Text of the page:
Withdrawing your portion of a 401k

Your divorce is bound to bring with a certain deal of uncertainty. Years and years of married life have likely led you to expect a specific standard of living, yet achieving that after your marriage is officially over may be difficult (especially without your ex-spouse’s income supporting you). Alimony (spousal maintenance) may be an option, but depending on where you are at in your life (as well as your ability to quickly secure gainful employment), it may not become a guarantee. Knowing this, suddenly the need for funds to help secure a new residence, relocate or simply support yourself during your post-divorce transition becomes much more urgent.

Looking to the funds from a 401k

Your ex-spouse’s 401k could potentially offer you a quick infusion of capital to help ease the burdens that inherent with this transition. As the contributions made to their 401k during your marriage came from marital income, these may become marital assets and thus subject to property division. You may have a legal claim to a portion of these contributions if you do not have your own retirement savings or if those that you do are significantly less than what your ex-spouse accrued.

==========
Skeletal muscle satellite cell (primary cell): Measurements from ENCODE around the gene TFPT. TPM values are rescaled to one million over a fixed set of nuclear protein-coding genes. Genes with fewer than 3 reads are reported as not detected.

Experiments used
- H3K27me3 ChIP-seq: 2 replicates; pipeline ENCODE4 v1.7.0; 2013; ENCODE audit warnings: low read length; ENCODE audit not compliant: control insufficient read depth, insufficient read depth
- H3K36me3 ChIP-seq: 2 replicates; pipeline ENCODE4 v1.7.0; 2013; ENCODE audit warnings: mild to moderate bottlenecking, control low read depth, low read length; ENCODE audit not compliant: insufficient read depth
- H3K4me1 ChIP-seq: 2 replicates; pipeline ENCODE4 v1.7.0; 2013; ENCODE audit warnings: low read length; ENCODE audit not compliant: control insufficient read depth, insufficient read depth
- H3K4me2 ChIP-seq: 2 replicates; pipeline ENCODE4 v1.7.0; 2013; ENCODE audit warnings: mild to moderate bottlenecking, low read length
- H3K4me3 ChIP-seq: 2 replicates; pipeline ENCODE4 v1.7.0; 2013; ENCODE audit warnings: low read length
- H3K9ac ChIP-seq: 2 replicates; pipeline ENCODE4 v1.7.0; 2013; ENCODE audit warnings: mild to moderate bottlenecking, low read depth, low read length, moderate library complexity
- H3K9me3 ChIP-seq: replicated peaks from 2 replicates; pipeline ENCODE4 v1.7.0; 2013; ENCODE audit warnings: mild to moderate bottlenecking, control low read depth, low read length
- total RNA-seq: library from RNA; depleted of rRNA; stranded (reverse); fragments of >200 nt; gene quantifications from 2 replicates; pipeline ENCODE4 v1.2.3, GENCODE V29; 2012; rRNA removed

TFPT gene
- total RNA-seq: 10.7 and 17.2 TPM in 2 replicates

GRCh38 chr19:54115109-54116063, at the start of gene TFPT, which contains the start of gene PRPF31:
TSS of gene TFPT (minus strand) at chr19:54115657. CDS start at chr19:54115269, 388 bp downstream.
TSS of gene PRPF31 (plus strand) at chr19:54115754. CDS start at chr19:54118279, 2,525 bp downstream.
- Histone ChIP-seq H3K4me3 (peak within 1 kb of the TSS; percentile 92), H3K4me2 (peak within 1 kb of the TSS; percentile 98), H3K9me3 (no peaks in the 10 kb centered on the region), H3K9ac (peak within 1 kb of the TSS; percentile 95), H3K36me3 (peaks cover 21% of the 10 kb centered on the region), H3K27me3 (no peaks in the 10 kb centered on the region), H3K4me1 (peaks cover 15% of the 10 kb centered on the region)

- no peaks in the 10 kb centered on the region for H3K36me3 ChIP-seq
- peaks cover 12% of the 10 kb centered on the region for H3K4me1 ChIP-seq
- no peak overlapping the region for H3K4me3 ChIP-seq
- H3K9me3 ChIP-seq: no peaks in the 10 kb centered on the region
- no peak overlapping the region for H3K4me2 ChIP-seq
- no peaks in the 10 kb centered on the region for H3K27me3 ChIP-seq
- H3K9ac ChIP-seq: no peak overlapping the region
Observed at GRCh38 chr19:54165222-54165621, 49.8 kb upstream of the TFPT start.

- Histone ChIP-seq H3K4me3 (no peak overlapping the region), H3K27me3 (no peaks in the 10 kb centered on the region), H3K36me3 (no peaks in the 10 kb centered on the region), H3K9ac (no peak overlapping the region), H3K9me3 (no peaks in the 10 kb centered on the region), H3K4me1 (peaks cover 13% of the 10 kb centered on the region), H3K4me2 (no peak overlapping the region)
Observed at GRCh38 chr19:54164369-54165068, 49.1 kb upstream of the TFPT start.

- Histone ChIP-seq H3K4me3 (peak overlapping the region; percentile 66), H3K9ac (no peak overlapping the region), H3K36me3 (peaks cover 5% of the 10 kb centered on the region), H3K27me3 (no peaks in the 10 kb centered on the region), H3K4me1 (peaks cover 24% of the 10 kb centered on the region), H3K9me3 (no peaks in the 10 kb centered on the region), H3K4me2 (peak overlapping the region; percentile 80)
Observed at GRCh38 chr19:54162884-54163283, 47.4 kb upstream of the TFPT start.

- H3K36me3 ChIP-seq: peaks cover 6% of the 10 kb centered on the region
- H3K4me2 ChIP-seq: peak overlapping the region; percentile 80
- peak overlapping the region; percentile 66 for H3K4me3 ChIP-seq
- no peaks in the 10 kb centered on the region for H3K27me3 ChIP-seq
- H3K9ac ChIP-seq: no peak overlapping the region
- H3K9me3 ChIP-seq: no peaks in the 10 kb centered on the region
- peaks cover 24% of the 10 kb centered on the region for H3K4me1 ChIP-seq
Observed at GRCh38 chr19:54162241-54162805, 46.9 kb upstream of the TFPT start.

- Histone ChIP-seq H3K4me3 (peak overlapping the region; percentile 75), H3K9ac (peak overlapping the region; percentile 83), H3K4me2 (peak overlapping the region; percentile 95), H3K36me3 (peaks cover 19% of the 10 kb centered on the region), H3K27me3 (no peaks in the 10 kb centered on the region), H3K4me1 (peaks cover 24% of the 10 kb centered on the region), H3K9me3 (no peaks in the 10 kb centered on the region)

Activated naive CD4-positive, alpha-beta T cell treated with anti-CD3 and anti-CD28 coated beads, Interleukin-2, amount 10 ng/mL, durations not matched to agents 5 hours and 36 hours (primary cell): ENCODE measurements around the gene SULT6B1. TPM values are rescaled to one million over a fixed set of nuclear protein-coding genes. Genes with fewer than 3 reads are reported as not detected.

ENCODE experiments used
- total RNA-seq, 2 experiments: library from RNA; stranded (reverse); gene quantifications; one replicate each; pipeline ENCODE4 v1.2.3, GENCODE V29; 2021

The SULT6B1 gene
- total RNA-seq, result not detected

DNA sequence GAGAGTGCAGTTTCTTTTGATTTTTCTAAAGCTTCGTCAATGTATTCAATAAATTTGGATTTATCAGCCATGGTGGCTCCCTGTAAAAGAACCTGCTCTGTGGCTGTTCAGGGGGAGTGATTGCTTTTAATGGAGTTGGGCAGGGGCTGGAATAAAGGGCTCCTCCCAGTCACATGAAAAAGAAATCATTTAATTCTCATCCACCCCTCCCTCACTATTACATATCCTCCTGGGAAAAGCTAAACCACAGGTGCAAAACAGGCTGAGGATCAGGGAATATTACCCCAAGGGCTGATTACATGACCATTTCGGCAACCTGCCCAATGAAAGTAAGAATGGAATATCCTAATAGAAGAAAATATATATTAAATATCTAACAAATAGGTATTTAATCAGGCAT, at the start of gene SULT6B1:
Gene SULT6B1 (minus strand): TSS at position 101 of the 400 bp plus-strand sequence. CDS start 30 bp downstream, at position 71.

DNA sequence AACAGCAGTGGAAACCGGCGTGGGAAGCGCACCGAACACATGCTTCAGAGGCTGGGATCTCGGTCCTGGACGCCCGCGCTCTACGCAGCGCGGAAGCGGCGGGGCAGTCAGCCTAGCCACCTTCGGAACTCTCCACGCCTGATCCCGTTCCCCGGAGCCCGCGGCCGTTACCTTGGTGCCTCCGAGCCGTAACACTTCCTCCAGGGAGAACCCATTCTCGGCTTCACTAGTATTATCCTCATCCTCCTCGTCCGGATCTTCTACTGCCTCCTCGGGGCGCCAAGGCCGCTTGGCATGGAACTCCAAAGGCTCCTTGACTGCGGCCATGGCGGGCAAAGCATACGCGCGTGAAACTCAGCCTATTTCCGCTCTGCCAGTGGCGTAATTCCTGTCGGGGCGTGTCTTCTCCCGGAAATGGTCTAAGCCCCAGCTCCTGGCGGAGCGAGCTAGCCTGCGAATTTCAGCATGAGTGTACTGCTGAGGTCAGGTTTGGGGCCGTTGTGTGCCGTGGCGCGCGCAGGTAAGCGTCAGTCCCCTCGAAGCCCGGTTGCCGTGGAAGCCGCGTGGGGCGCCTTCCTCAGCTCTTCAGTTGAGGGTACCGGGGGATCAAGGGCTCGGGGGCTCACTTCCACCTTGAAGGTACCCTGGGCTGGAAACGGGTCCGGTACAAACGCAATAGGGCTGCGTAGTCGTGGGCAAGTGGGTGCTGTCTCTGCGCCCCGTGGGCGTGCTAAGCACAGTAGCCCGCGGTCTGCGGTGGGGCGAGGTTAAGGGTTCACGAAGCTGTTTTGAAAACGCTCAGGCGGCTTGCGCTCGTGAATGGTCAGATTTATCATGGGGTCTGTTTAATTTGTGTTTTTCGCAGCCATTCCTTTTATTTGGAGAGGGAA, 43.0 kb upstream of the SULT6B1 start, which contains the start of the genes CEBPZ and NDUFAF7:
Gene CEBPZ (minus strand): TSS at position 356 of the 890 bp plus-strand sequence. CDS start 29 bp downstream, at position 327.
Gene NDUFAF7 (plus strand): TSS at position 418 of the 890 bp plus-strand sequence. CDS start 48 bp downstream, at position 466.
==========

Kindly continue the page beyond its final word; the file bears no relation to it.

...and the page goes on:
Yet, is it even possible to withdraw funds from a 401k prior to retiring? Typically, such an action would result in an early withdrawal penalty that can be up to 10% of the disbursement (making it a high price to pay to see such money now). According to CNBC.com, divorce is one of the rare scenarios where you can make an early withdrawal of 401k funds without penalization.

Determining worth

The next step is then to determine whether to actually go ahead with the withdrawal. Keep in mind that while you can avoid the early withdrawal penalty, you still have pay income tax on whatever disbursement you take. Plus, rolling your portion of the contributions into your own retirement account allows your contributions to produce additional income through interest and investments. However, depending on how close you are to retirement, those potential gains could be minimal compared to the benefit of having the money right now.